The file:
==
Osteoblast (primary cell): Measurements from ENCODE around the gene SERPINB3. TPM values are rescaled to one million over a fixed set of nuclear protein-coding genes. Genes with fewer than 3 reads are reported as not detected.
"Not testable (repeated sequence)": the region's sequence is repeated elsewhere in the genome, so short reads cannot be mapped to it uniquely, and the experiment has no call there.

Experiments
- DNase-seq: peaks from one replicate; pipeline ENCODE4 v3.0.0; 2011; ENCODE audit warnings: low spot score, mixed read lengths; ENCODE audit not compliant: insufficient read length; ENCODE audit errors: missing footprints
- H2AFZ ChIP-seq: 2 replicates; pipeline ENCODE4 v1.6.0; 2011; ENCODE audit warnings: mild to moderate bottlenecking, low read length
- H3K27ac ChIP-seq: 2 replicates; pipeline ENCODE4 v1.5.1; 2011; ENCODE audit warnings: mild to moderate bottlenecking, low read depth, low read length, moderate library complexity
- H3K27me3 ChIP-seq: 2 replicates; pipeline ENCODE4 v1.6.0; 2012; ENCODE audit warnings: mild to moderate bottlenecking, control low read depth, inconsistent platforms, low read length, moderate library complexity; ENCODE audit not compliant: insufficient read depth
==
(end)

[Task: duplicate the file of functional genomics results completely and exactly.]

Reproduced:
Osteoblast (primary cell): Measurements from ENCODE around the gene SERPINB3. TPM values are rescaled to one million over a fixed set of nuclear protein-coding genes. Genes with fewer than 3 reads are reported as not detected.
"Not testable (repeated sequence)": the region's sequence is repeated elsewhere in the genome, so short reads cannot be mapped to it uniquely, and the experiment has no call there.

Experiments
- DNase-seq: peaks from one replicate; pipeline ENCODE4 v3.0.0; 2011; ENCODE audit warnings: low spot score, mixed read lengths; ENCODE audit not compliant: insufficient read length; ENCODE audit errors: missing footprints
- H2AFZ ChIP-seq: 2 replicates; pipeline ENCODE4 v1.6.0; 2011; ENCODE audit warnings: mild to moderate bottlenecking, low read length
- H3K27ac ChIP-seq: 2 replicates; pipeline ENCODE4 v1.5.1; 2011; ENCODE audit warnings: mild to moderate bottlenecking, low read depth, low read length, moderate library complexity
- H3K27me3 ChIP-seq: 2 replicates; pipeline ENCODE4 v1.6.0; 2012; ENCODE audit warnings: mild to moderate bottlenecking, control low read depth, inconsistent platforms, low read length, moderate library complexity; ENCODE audit not compliant: insufficient read depth